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Q2 2020 Sees Major Growth and Expansion of Vegan Vitamin Product Lines

Q2 2020 Sees Major Growth and Expansion of Vegan Vitamin Product Lines

Future Kind, the vitamin company especially for vegans, flexitarians and reducetarians, has announced an expanded line of vitamin products will be introduced throughout the summer and available for purchase in North America. The line includes 100% vegan versions of Super Greens, Omega-3, Liposomal Vitamin C, Organic Vegan Protein, Vegan Collagen Booster, and Vegan Iron.

According to Shaun Cunningham, Future Kind Co-Founder and CEO, “Interest in a plant-based lifestyle continues to increase, as does consumer demand for vegan products. A report published in Research and Markets revealed the global vegan food market could reach $31.4 billion by 2026, which is exciting. So we’re positioning ourselves to support this trend and deliver evidence-based products that contain the essentials people really need, to make plant-based nutrition a little easier.”

The company currently produces a highly successful multivitamin which is specifically formulated for vegans who may not be getting the nutrients they need from a plant-based diet, but don’t want the additional ingredients contained in a traditional multivitamin. These non-vegan filler ingredients include gelatin, carmine, artificial colors, pepsin, and caprylic acid.

Some of the most influential medical institutions in the world have addressed the need for vegans to focus on certain nutrients such as Vitamin B-12, Vitamin D and Omega-3 fatty acids, to name a few. In a recent article, the Mayo Clinic stated, “The more restrictive your diet is, the more challenging it can be to get all the nutrients you need.”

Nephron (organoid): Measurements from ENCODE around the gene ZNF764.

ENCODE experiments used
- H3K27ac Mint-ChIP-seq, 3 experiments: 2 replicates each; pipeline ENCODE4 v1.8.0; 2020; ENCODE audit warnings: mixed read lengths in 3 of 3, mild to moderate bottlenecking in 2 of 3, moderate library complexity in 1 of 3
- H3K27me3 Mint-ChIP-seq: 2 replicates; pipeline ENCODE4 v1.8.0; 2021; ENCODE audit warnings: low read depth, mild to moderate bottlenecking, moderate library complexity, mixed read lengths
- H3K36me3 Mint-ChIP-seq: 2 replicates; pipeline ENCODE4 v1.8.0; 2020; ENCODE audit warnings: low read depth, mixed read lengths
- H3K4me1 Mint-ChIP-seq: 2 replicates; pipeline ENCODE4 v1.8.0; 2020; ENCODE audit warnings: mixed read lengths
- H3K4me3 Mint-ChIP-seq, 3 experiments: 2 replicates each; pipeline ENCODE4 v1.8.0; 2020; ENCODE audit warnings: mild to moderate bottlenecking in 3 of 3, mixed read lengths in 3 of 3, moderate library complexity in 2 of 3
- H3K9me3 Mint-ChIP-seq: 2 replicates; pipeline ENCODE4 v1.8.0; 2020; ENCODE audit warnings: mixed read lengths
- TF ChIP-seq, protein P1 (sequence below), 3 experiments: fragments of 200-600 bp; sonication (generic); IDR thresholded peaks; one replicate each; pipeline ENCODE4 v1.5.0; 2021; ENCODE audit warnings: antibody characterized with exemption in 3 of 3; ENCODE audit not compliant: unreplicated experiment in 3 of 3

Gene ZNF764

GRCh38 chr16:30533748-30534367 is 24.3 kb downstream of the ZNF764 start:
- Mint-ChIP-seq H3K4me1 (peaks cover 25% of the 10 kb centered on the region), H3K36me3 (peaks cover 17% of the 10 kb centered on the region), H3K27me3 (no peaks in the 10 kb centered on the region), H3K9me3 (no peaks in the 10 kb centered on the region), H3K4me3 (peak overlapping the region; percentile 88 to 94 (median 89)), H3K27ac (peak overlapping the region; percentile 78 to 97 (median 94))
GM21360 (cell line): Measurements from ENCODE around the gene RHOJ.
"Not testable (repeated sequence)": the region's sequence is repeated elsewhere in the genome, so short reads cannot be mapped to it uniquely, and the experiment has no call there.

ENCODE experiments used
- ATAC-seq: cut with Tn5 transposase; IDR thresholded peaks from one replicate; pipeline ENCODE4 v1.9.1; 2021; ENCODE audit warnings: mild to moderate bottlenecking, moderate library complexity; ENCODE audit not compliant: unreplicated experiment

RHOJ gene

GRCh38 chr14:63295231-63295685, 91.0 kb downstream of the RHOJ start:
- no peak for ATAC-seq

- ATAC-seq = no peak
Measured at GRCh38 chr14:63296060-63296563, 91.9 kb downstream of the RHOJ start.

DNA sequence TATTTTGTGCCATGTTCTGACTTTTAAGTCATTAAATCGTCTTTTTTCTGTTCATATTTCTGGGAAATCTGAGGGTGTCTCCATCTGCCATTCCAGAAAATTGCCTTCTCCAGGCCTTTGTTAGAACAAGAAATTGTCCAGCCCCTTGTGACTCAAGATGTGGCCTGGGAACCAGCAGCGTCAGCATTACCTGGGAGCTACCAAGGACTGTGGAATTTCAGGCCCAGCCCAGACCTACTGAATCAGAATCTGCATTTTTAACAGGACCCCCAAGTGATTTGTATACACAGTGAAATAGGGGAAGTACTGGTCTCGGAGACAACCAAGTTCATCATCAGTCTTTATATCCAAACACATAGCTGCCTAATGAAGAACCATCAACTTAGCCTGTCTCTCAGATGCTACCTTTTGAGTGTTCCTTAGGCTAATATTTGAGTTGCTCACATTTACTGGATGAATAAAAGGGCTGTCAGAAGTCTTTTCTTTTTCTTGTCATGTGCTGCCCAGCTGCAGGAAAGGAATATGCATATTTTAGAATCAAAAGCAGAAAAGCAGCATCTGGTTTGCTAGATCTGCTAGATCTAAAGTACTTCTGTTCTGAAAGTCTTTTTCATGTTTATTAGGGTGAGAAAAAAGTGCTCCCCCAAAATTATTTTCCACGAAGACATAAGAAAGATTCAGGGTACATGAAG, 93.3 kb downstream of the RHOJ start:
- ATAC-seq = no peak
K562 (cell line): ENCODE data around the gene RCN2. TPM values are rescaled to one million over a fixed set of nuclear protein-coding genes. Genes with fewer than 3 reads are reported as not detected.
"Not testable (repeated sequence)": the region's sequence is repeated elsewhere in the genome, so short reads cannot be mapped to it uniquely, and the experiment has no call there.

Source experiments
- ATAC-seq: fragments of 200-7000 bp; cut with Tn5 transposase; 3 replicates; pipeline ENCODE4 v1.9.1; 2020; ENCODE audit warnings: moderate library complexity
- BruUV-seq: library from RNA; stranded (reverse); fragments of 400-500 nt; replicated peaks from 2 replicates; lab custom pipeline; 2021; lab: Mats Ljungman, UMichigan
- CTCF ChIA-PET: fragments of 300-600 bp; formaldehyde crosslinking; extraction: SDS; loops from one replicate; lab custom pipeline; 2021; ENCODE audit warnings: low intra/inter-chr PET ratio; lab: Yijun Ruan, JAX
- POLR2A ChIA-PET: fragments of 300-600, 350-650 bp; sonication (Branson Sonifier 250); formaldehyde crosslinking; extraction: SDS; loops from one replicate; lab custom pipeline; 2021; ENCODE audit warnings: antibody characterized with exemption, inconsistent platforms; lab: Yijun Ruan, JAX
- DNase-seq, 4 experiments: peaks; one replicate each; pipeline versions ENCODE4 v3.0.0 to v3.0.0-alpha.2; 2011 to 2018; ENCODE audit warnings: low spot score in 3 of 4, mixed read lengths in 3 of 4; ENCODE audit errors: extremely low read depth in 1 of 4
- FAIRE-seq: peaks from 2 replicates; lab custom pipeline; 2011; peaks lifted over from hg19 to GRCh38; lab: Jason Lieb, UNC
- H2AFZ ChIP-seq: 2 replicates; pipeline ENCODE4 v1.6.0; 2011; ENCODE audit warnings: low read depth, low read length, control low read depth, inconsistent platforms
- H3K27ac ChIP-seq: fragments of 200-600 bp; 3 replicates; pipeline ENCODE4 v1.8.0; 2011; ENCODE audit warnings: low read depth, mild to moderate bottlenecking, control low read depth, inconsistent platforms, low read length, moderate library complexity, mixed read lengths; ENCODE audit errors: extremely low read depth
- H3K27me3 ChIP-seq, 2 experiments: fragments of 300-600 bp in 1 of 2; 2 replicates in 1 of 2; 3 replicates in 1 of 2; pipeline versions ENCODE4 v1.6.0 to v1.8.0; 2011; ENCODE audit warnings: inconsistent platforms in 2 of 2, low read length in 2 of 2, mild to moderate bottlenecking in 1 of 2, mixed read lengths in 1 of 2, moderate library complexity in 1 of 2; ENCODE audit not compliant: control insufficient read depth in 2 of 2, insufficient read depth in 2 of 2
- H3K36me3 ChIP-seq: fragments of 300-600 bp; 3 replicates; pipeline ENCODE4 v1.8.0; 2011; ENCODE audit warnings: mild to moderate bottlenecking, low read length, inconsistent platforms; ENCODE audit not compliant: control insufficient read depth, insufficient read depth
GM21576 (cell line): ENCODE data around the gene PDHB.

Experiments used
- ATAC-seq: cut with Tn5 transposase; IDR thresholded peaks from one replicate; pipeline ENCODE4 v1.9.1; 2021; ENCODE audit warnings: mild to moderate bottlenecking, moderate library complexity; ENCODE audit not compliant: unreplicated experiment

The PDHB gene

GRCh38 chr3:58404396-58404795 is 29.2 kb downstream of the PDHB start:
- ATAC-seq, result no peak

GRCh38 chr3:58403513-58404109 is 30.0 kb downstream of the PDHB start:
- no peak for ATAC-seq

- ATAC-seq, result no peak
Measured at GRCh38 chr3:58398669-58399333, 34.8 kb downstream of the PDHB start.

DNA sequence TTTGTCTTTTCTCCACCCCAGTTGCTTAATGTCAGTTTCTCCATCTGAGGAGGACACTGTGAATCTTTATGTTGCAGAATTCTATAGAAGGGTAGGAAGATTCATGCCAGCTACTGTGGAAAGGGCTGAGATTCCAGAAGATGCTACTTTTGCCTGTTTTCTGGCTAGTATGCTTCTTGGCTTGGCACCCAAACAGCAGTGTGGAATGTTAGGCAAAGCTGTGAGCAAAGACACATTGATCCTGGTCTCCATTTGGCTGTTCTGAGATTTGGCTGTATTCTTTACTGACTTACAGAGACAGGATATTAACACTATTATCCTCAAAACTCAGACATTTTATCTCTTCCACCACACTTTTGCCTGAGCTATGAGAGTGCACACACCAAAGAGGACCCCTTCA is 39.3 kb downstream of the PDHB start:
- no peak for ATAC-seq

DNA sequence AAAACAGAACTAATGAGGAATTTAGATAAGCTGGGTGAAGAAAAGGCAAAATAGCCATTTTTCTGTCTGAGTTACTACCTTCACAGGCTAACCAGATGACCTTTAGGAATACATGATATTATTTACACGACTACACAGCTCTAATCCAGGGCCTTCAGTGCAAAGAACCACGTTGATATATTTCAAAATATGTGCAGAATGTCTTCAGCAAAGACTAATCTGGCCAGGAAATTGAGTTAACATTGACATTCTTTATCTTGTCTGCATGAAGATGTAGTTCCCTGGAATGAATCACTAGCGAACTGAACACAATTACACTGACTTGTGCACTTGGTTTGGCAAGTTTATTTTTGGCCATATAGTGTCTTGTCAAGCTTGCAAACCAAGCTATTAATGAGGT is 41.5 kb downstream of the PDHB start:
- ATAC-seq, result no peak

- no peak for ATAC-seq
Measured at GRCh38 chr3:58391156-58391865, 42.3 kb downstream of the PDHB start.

To develop vitamins specifically suited to vegans and those on diets that limit their intake of animal protein, Future Kind worked with some of the industries’ top scientific and medical professionals such as dieticians, physicians, cellular chemists, and vitamin formulators.

Discussing the need for vitamins for those on varying levels of a plant-based diet, Co-Founder Eliot Cunningham explains, “Many vegans believe they get everything they need from plants, but that can be next to impossible unless you enjoy eating handfuls of dirt or have an algae processing plant in your backyard.” Cunningham adds, “Luckily that’s where vitamins specifically geared to vegans and those limiting their animal protein intake come in, but deciding which to take is often confusing.”

Registered Dietician Nutritionist and Health & Fitness Expert Whitney English addresses that need by stating, “Future Kind is the first supplement of its kind to offer just the essentials—Vitamin B12, Vitamin D and Omega-3 fatty acids—in a form and dose that is ideal for vegans, those on a vegetarian or flex diet, or anyone exploring eating less meat as many have been, especially during COVID-19.”

Specifically addressing the need for Vitamin B-12 supplements in a vegan diet, Colleen De Bellefonds in Women’s Health magazine writes, “Not getting enough (Vitamin B-12) can put you at risk for a specific type of anemia that can eventually lead to nervous system damage. Signs of deficiency can include fatigue, tingling, speech or memory impairment, and difficulty with balance.”

The company recently introduced Vegan Sleep and Magnesium vitamins as well as Vegan Iodine and will continue to debut new products throughout 2020 and beyond. “We want to have our vitamins and supplements accessible globally with an accessible price point without sacrificing quality or sustainability”, states Eliot Cunningham.